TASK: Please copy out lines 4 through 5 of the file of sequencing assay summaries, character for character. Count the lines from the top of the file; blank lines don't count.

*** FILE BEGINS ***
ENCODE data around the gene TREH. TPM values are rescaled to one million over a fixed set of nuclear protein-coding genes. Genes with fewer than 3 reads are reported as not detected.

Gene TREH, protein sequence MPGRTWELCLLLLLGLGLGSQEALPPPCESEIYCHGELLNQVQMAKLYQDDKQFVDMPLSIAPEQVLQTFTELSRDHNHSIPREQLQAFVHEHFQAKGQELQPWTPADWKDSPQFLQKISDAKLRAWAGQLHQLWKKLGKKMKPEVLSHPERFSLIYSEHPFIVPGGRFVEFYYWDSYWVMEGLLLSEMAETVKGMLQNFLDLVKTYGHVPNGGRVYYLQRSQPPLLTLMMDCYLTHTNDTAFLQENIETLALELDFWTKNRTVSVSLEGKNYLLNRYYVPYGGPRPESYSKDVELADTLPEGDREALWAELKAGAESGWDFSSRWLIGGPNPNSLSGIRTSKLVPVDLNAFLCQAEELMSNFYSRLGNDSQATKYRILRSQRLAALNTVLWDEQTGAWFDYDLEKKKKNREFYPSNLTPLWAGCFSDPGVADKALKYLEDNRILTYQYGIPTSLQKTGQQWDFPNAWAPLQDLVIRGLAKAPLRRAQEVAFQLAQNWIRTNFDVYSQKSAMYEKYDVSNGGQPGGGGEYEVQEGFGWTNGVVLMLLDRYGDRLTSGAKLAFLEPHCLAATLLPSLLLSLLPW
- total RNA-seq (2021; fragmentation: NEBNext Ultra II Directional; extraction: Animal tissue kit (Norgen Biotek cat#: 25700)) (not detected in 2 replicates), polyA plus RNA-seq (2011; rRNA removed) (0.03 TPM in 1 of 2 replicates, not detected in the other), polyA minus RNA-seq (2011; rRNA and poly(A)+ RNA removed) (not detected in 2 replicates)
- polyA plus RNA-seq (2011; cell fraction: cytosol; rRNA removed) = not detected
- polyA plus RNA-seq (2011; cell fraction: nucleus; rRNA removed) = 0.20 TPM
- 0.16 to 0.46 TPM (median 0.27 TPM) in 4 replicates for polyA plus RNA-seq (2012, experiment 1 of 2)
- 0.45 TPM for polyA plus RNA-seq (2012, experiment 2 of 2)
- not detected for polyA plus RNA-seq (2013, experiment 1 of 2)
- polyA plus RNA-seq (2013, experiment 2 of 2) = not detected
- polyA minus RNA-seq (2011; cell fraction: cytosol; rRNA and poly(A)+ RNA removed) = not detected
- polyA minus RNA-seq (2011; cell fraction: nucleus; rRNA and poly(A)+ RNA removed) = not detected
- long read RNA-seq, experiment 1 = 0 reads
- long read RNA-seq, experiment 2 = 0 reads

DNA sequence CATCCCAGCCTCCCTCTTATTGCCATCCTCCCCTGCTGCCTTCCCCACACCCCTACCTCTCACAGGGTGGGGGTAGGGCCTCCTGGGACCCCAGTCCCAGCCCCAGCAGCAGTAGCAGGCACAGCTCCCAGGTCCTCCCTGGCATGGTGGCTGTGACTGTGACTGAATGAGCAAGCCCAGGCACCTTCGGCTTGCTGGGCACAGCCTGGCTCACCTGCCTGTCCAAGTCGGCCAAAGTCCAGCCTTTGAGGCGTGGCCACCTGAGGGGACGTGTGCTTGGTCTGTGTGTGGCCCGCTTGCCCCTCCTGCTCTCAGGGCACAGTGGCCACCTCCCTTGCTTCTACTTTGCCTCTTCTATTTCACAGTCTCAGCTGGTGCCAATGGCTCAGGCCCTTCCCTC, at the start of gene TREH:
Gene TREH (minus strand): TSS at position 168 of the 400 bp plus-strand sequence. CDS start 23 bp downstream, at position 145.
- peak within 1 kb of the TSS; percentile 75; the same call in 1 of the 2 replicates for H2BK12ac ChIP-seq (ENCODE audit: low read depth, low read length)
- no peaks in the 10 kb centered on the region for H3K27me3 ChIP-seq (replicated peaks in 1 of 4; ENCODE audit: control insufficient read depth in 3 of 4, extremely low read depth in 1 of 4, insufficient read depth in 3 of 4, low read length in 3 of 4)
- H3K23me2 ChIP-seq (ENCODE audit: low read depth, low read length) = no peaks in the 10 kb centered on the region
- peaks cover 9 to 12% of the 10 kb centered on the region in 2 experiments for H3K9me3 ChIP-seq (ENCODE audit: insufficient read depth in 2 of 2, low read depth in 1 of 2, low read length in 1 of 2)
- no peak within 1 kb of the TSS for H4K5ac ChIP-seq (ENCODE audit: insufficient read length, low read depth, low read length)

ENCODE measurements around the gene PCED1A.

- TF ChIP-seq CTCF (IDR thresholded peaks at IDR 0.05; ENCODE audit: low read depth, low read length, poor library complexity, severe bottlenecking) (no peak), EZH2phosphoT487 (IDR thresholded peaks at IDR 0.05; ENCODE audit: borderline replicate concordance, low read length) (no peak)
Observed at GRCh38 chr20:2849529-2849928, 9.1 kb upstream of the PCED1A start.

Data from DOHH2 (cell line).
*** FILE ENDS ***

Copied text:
- polyA plus RNA-seq (2011; cell fraction: cytosol; rRNA removed) = not detected
- polyA plus RNA-seq (2011; cell fraction: nucleus; rRNA removed) = 0.20 TPM